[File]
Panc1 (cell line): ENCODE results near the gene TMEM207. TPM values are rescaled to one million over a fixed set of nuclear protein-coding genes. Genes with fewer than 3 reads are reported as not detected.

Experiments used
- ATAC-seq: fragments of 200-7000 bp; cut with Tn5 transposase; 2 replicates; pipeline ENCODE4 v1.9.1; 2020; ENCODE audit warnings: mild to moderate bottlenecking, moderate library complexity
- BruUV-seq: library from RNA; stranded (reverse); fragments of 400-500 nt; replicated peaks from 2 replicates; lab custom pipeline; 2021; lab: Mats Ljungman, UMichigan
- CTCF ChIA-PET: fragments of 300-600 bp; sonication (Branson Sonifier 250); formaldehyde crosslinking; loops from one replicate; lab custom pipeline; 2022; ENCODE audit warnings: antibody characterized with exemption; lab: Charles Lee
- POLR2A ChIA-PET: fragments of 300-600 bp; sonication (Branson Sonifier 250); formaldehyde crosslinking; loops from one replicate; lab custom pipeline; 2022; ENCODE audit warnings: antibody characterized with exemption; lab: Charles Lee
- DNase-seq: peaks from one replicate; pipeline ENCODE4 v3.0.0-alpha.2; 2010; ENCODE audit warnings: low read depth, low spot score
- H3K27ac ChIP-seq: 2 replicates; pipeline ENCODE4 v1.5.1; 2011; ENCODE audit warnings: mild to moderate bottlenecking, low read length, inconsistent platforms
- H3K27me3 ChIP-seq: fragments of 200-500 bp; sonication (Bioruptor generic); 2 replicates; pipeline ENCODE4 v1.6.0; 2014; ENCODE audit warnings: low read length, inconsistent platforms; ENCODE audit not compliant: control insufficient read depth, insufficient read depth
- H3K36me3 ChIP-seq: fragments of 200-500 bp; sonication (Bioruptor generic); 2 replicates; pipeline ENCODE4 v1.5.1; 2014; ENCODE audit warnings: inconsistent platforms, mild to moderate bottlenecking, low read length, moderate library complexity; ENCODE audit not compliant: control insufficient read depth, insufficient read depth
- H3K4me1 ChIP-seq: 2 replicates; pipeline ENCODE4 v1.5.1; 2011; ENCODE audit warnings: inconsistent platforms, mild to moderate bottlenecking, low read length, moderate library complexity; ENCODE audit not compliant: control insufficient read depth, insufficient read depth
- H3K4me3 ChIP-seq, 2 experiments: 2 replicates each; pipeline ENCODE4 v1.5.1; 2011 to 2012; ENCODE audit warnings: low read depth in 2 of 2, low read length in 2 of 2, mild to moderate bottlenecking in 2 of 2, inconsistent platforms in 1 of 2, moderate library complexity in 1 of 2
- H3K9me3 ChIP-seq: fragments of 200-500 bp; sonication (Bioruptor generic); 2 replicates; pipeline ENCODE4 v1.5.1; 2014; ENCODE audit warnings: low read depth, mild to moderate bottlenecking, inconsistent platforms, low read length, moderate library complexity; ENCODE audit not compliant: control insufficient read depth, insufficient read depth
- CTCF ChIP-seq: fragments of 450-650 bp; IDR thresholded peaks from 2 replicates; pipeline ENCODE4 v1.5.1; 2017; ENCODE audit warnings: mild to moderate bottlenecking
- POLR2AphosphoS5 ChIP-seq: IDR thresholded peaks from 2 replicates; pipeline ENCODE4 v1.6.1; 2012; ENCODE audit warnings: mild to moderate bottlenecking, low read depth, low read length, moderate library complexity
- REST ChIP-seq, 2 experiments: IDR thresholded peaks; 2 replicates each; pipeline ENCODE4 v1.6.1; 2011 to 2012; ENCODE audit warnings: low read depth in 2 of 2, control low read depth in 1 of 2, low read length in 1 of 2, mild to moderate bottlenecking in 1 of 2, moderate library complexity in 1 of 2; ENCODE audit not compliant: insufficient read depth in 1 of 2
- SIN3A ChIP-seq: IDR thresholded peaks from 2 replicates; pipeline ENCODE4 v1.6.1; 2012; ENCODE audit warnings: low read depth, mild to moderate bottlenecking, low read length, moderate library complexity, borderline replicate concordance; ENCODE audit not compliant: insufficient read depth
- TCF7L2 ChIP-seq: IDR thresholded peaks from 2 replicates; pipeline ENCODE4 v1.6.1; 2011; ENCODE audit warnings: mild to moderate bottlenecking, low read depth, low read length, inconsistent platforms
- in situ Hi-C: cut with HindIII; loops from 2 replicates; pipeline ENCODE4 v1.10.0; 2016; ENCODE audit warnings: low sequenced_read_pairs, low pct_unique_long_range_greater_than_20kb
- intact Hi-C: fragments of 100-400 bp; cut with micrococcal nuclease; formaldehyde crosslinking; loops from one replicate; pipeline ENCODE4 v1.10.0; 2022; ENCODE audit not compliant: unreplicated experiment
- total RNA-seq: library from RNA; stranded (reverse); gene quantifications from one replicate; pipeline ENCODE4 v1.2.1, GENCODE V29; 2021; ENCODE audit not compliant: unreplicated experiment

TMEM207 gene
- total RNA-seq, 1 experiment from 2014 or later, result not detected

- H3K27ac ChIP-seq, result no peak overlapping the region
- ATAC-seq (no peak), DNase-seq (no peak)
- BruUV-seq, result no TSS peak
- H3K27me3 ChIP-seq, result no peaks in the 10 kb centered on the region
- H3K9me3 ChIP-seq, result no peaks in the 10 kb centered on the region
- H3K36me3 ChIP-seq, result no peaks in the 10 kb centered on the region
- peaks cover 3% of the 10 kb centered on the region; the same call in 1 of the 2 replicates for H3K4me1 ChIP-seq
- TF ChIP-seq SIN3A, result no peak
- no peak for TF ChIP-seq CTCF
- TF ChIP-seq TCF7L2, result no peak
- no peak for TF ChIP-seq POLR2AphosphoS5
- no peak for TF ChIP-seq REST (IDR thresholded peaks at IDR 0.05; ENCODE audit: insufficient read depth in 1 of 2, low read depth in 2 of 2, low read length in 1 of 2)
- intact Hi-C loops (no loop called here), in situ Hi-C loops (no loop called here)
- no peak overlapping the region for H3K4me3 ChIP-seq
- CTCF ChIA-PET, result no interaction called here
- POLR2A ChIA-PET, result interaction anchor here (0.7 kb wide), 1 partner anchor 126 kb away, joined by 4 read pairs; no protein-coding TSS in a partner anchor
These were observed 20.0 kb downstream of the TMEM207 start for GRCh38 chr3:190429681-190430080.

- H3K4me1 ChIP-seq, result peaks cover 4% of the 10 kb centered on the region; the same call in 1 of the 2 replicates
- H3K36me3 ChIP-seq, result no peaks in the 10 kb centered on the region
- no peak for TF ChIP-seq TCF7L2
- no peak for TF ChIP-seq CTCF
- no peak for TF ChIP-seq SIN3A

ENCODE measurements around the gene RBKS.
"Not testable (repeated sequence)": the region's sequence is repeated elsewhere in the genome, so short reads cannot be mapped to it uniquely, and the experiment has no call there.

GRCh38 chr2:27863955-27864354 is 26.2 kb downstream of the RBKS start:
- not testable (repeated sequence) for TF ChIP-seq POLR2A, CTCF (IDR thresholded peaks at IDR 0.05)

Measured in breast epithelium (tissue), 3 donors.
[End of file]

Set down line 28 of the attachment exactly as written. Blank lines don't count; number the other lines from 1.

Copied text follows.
- H3K9me3 ChIP-seq, result no peaks in the 10 kb centered on the region